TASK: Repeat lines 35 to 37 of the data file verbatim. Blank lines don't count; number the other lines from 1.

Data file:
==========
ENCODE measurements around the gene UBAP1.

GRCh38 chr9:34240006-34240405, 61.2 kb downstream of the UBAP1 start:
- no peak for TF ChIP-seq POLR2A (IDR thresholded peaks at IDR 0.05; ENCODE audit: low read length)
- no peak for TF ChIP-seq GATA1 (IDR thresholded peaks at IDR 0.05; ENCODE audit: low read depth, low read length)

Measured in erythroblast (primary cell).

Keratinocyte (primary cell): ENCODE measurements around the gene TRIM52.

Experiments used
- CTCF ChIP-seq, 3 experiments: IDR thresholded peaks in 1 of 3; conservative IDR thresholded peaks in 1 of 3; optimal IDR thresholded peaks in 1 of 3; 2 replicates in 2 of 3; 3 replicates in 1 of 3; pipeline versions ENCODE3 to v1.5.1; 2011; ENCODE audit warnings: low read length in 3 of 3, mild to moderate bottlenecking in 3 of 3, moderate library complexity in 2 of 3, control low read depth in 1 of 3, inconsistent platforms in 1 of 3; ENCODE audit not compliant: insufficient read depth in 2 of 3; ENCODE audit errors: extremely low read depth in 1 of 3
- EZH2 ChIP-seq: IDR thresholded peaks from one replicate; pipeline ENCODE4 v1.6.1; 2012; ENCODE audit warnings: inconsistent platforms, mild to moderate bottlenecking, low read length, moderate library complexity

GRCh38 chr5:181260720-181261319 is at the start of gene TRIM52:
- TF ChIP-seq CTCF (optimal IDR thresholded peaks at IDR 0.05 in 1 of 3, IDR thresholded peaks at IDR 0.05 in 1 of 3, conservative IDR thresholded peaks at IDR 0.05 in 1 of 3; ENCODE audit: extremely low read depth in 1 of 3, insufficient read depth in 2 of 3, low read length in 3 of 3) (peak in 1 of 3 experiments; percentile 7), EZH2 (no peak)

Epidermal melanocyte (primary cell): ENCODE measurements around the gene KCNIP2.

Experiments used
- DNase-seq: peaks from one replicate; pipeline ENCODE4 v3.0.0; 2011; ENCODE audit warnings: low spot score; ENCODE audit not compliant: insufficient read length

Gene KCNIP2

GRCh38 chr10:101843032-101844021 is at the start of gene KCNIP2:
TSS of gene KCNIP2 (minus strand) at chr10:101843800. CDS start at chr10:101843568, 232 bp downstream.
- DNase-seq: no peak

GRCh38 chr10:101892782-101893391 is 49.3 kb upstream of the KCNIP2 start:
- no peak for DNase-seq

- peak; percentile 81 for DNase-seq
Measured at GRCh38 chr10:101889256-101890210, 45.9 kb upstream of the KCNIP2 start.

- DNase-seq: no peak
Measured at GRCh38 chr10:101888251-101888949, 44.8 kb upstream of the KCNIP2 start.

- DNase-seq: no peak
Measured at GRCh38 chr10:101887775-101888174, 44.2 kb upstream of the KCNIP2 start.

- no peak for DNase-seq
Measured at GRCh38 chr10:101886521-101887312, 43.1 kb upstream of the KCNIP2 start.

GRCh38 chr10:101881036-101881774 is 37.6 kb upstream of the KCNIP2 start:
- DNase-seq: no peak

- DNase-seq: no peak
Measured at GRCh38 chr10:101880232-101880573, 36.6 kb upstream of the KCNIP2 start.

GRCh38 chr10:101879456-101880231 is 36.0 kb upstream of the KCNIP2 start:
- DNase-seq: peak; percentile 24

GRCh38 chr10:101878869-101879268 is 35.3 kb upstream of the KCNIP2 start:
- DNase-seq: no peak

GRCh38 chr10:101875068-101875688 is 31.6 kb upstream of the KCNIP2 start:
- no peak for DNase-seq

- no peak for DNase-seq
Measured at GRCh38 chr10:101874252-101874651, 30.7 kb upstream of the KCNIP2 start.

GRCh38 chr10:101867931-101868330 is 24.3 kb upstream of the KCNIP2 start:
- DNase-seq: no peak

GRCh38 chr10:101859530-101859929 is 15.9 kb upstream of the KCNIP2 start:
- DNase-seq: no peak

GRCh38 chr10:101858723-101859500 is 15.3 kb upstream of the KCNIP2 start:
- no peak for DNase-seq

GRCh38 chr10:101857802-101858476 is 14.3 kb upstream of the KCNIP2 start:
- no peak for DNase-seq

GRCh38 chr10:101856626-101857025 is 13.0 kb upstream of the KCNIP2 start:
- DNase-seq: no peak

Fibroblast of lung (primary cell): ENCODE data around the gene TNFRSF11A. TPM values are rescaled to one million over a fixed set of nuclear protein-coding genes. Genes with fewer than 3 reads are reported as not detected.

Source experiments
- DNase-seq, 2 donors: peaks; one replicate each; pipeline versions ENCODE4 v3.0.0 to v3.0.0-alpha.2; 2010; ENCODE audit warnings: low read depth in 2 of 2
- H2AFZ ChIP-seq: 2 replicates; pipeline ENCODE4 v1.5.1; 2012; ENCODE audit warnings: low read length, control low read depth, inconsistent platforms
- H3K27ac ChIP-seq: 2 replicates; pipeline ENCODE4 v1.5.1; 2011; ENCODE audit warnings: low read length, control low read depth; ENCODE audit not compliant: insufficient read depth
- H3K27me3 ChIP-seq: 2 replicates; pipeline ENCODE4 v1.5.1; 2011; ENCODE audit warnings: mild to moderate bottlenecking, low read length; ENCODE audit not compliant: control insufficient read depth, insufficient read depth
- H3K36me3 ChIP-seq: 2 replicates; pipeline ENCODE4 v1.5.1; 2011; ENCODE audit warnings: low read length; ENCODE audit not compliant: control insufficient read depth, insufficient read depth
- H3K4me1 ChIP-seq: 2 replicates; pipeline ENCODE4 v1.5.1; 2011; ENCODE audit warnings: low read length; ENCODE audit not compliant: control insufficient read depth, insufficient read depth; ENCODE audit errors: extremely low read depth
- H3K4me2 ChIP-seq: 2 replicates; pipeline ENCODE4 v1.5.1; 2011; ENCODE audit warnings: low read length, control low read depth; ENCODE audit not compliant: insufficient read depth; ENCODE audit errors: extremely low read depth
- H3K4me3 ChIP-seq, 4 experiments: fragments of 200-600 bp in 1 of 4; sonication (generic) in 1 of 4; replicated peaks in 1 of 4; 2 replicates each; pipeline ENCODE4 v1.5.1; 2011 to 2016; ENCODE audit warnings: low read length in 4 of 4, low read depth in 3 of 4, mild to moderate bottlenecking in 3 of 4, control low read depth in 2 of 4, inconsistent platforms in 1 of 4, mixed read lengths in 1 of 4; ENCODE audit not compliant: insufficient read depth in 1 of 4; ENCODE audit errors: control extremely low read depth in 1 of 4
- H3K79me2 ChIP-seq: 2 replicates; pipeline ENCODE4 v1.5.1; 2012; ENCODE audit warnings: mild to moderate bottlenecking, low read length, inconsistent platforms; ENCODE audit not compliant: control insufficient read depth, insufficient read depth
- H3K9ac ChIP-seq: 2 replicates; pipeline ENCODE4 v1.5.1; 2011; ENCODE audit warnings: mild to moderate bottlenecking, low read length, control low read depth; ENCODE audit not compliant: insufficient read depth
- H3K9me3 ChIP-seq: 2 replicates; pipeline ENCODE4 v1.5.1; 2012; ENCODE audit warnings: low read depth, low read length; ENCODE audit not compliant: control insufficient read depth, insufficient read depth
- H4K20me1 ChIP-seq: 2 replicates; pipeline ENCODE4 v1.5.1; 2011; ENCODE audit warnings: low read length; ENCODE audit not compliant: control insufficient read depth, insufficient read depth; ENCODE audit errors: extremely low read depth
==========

GRCh38 chr10:101878869-101879268 is 35.3 kb upstream of the KCNIP2 start:
- DNase-seq: no peak

GRCh38 chr10:101875068-101875688 is 31.6 kb upstream of the KCNIP2 start: